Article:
First stop was Merced and San Luis refuges in central California. Next up was Tule Lake Refuge in northern California, then Malheur Refuge in Oregon, followed by Camas Refuge in eastern Idaho. Nancy’s final stop was northeast Washington at Little Pend Oreille Refuge, her personal favorite.

At each stop Nancy asked what the refuge needed and how they could best use the money. Most refuge managers suggested giving it to their respective Friends of the Refuge group, which would enable the money to be used on specific local projects per Rita’s intent. Malheur requested it go to the High Desert Partnership, a grassroots organization that brings together disparate groups to work collaboratively in the best interest of the refuge and the local community.

San Luis NWR’s tule elk will benefit from Poe’s generosity. (Lee Eastman/USFWS)


The possible projects are numerous. At Camas, for example, they need to replace dying trees around the visitor center for nesting and roosting birds, as well as finishing a pollinator garden. At San Luis and Merced, they need more family picnic areas.

At Little Pend Oreille Refuge, they could leverage the money as matching funds for a bigger grant. “Maybe an overlook/observation point with an accessible trail,” refuge manager Jerry Cline said. “We want it to be something a visitor like Rita would benefit from.”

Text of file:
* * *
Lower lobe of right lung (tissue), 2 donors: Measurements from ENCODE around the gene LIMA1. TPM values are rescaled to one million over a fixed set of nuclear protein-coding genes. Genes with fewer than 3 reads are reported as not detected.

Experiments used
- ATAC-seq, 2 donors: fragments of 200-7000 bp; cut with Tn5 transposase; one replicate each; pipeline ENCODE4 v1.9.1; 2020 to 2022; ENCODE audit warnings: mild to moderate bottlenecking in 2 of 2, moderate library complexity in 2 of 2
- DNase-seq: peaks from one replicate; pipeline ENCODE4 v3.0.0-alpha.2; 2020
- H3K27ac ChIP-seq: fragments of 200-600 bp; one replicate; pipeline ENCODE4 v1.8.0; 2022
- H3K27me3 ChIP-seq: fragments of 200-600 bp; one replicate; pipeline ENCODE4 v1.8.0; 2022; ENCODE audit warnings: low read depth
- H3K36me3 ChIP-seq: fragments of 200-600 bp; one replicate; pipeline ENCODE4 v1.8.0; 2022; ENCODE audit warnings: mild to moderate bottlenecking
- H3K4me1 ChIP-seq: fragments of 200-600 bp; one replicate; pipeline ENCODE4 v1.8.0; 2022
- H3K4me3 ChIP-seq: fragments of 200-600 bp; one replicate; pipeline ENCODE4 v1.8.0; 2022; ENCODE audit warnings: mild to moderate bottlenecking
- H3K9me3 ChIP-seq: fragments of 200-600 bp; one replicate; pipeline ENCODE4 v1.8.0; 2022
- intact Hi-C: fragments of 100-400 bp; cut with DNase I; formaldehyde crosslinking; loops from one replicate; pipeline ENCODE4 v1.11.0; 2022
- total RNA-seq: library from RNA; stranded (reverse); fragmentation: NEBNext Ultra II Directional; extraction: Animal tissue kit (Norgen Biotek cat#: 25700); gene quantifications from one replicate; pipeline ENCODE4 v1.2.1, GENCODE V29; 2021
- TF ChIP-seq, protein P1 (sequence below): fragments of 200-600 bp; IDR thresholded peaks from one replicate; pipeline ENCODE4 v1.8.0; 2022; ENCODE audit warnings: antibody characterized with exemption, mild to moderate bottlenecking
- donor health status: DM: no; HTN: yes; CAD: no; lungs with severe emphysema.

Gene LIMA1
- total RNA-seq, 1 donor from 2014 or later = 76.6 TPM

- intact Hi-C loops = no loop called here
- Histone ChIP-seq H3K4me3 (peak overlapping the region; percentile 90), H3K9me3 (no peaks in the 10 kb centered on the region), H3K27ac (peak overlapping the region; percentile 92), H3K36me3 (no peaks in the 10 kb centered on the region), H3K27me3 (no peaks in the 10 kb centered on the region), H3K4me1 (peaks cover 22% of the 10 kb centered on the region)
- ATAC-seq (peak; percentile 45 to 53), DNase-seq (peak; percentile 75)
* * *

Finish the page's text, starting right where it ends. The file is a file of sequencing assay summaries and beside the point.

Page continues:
Camas NWR (Idaho) – $96,551.48
Little Pend Oreille NWR (Washington) – $48,275.74
Malheur NWR (Oregon) – $48,275.74
San Luis NWR (Calif) – $48,275.74
Merced NWR (Calif) – $96,551.48
Tulelake NWR (Calif) – $72,413.6
Bear River Migratory Bird Refuge (Utah) – $48,275.74
Laguna Atascosta NWR (Texas) – $48,275.74
Hueco Tanks State Park (Texas) – $72,413.61
Choke Canyon State Park (Texas) – $48,275.74
Mammoth Hot Springs Campground, Yellowstone National Park (Wyoming) – $120,689.35
Wild Birding Center (Texas) – $48,275.74

Nine days and thousands of miles later, Nancy arrived back home from her solo trip. She was exhausted, but happy to see her husband and new dog – I.G., which she took at Rita’s request in her final days.

Nancy finally had a true understanding of National Wildlife Refuges, public lands and, perhaps most importantly, Rita. On the open roads of the West, Nancy discovered how the enigmatic Rita could find her peace on public lands.

“Only one person at any of the refuges remembered Rita, and it was because of her Airstream” Nancy said. “She’d go to the refuges and spend all day taking hundreds of pictures. There weren’t any (photos) of Rita; just the birds and animals she loved.”

And Rita passed that love for wildlife and wild lands on to Nancy. The nondescript stranger in lot #412 at the SKP RV Park changed her life for the better.

“She made me realize that we live in nature and there are animals all around us,” Nancy said. “How often do we take time to sit and watch them? I never stopped to realize the little things like when the birds arrive. I do stop and watch the animals now. … Your refuges are quiet and peaceful. If you’ve never been, you should go to a refuge and spend some time there for Rita.”